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Ally offers buyouts with layoffs possible

Ally Financial will offer buyouts to older staff within its Dealer Financial Services segment, and further work force cuts might occur in November, Ally Financial Dealer Financial Services President Doug Timmerman has told staff. An image of part of a Timmerman email describing the headcount plans in its auto lending business was posted Sept. 29 to the CarDealershipGuy LinkedIn page; Ally spokesperson Peter Gilchrist confirmed its accuracy to Automotive News. Gilchrist declined to share the full message. "Despite a challenging macroenvironment, we remain relentlessly focused on serving our customers and all stakeholders by making the tough, yet necessary, decisions to guide our business into the future," Gilchrist said in a statement. "After taking steps over the past year to pause hiring and manage staffing expenses through natural attrition, we have made the difficult choice to selectively reduce our work force. We are deeply committed to supporting those affected and are offering a robust severance package and career outplacement support." Timmerman wrote that Ally would offer "select employees" age 63.5 years or older voluntary severance packages including the ability to purchase health insurance through COBRA until they would be covered by Medicare, calling this "a top concern" among those considering retiring. "Decisions related to additional work force reductions will be determined once cost results of the voluntary program are finalized and will be communicated by early November," Timmerman wrote. "The leadership team and I have the highest respect for the individuals being impacted by these efforts," he added. "These are hard decisions, but they are necessary." Gilchrist said staffers affected by its cost-cutting measures could apply for other openings within the bank. "We remain confident in our long-term strategy, with a strong balance sheet and nimble, scalable businesses that are poised for future growth," Gilchrist said.Recent resultsAlly's second-quarter net income fell 32 percent from a year earlier as the bank drew less financing revenue, set aside more money to cover potential losses from loans and experienced an increase in other expenses. Its auto lending business — the bank's main source of income — brought in 17 percent less pretax income in the second quarter, though Ally attributed this to nearly record-low losses a year earlier. Ally wrote $10.4 billion in consumer auto loans and leases in the second quarter, down 22 percent from a year earlier but up 9.5 percent from the first quarter. Its volume of loan and lease applications grew 6.7 percent year over year to 3.5 million, however. Ally had relationships with 22,171 dealerships in the second quarter, up 2.8 percent from a year earlier. The Ally layoffs come shortly after the head of another major auto lender, Truist, told the Barclays Global Financial Services Conference on Sept. 11 that it would cut about $750 million in costs over 12 to 18 months. These cuts would include $300 million through layoffs and another $250 million in changes to the structure of Truist, which was created out of the 2019 merger of BB&T and Suntrust.TruistTruist CEO Bill Rogers told the Barclays conference that one part of the layoffs would involve consolidating 21 geographic regions to 14. It would retain client-facing personnel, he said — "no change in that" — but instead make cuts to personnel in "infrastructure" such as marketing, he said. Truist spokesperson Brian Boudreaux told Automotive News Oct. 2 that the bank hadn't announced specifics about its direct and indirect auto lending businesses. He said the bank sought to"focus on our strengths" and on longer-term financial performance. "We're hiring in some areas and rightsizing in others through natural attrition and planned staffing reductions," Boudreaux said in a statement. "We're committed to supporting affected teammates as they seek to find employment opportunities – with Truist or elsewhere." Rogers did call indirect auto lending one of Truist’s “complementary” businesses which would “be less strategic from an investment standpoint” to the bank in the future than “core” businesses offering more of a relationship between Truist and its clients. “Those are going to be more optimized,” he said of the complementary businesses. He said Truist’s focus for those segments would be on returns and “edges of relationships.”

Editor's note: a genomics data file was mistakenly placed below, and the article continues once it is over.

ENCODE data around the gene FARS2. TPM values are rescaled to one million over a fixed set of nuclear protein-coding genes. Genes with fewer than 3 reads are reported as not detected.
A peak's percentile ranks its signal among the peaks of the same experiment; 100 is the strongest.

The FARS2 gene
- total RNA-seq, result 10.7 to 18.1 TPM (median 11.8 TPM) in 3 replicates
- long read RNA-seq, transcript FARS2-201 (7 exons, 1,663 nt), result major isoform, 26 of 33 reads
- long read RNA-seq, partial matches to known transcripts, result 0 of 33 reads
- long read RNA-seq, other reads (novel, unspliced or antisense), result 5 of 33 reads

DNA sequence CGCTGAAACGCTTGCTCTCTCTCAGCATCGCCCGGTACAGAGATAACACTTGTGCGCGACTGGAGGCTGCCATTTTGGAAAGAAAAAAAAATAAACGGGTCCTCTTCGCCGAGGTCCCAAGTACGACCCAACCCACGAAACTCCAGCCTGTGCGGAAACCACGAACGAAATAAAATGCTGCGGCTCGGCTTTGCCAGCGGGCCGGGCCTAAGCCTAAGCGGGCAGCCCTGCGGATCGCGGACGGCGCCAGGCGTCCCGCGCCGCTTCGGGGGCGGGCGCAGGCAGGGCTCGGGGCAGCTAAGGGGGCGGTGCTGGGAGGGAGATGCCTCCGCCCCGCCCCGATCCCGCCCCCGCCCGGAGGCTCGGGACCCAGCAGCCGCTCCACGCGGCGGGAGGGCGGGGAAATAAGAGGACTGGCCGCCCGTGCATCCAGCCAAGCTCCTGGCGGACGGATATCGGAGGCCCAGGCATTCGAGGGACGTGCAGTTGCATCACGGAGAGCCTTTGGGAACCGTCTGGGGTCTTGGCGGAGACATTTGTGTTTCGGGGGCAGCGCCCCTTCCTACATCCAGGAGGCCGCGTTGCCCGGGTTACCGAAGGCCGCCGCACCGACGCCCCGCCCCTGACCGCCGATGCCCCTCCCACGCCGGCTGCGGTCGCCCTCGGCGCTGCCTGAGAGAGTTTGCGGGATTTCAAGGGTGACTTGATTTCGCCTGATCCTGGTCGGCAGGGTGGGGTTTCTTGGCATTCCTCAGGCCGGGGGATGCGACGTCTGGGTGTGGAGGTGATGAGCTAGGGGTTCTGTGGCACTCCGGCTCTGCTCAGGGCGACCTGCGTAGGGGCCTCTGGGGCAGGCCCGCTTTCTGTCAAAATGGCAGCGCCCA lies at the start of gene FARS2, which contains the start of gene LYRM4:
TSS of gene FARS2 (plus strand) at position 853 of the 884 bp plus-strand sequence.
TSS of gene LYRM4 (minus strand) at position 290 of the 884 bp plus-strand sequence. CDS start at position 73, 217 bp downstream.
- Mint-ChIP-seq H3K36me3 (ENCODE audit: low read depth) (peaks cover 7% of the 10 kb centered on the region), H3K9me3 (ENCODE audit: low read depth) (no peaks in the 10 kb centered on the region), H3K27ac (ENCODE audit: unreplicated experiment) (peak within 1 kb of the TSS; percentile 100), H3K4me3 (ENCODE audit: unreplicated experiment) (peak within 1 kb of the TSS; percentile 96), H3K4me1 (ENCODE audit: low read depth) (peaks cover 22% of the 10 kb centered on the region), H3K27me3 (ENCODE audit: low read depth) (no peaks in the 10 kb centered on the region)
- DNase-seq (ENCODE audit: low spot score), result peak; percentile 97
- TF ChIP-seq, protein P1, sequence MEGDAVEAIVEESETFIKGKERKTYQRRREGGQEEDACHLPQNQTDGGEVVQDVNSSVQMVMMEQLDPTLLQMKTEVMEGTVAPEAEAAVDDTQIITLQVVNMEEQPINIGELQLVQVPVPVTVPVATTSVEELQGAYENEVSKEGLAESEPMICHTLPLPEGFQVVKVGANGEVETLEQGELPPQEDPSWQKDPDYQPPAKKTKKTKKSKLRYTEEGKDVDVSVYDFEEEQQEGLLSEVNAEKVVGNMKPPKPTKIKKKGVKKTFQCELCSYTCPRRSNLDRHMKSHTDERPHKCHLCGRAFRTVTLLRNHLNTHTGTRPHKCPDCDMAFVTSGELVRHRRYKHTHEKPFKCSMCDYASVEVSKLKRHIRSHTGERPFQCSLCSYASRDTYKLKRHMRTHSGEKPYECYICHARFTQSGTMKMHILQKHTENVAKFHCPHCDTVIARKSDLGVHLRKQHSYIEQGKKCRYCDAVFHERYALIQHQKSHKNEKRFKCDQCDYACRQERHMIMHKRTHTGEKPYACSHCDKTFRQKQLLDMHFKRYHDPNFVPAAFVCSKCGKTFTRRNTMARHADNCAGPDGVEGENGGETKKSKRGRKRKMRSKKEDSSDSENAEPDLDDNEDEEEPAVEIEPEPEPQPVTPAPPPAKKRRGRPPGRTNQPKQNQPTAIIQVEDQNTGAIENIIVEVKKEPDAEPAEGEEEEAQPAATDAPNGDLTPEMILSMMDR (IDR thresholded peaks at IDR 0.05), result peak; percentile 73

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GM, Stellantis face $9.5 billion in U.S. fuel economy fines, according to industry letter

The proposal by President Joe Biden's administration to hike fuel economy standards through 2032 would cost General Motors $6.5 billion in fines and Stellantis $3 billion, according to a letter from the American Automotive Policy Council.
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